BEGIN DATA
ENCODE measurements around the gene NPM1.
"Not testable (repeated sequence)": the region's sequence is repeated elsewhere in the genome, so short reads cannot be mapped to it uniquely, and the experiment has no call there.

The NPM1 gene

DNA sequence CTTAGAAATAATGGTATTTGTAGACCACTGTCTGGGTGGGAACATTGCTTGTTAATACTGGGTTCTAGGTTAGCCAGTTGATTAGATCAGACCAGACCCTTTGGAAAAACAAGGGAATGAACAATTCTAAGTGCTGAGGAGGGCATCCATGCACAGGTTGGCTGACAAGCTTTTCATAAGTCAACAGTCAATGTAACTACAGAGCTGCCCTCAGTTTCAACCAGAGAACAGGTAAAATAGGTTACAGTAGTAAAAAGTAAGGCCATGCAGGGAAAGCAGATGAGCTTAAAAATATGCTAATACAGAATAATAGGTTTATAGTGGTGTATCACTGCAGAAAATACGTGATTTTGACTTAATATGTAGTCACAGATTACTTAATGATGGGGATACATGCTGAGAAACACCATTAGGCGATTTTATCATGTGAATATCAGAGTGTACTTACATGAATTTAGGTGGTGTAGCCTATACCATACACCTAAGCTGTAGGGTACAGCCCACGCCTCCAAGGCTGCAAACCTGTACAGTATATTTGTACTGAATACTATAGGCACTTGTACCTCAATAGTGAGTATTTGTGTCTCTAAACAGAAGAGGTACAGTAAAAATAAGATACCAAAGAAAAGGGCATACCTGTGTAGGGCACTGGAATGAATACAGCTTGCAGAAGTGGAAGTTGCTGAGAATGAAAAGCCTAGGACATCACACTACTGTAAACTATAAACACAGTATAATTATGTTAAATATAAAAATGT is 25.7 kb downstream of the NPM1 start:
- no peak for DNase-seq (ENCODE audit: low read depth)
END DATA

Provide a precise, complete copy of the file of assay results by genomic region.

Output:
ENCODE measurements around the gene NPM1.
"Not testable (repeated sequence)": the region's sequence is repeated elsewhere in the genome, so short reads cannot be mapped to it uniquely, and the experiment has no call there.

The NPM1 gene

DNA sequence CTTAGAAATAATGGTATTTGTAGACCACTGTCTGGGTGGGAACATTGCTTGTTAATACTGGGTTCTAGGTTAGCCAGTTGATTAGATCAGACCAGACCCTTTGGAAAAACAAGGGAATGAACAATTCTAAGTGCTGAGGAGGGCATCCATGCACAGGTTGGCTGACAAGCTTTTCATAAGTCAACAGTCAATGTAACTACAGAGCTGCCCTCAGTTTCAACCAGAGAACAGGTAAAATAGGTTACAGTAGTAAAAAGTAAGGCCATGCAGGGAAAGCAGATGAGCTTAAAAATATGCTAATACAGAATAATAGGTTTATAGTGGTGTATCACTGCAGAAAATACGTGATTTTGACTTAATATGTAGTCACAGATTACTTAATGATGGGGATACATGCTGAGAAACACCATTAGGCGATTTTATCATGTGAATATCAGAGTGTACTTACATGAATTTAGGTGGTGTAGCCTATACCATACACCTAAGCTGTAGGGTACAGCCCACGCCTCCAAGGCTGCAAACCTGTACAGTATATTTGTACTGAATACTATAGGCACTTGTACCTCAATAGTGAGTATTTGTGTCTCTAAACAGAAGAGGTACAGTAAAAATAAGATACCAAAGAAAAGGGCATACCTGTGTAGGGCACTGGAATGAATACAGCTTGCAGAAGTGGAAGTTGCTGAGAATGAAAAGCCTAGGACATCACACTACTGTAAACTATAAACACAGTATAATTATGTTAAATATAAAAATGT is 25.7 kb downstream of the NPM1 start:
- no peak for DNase-seq (ENCODE audit: low read depth)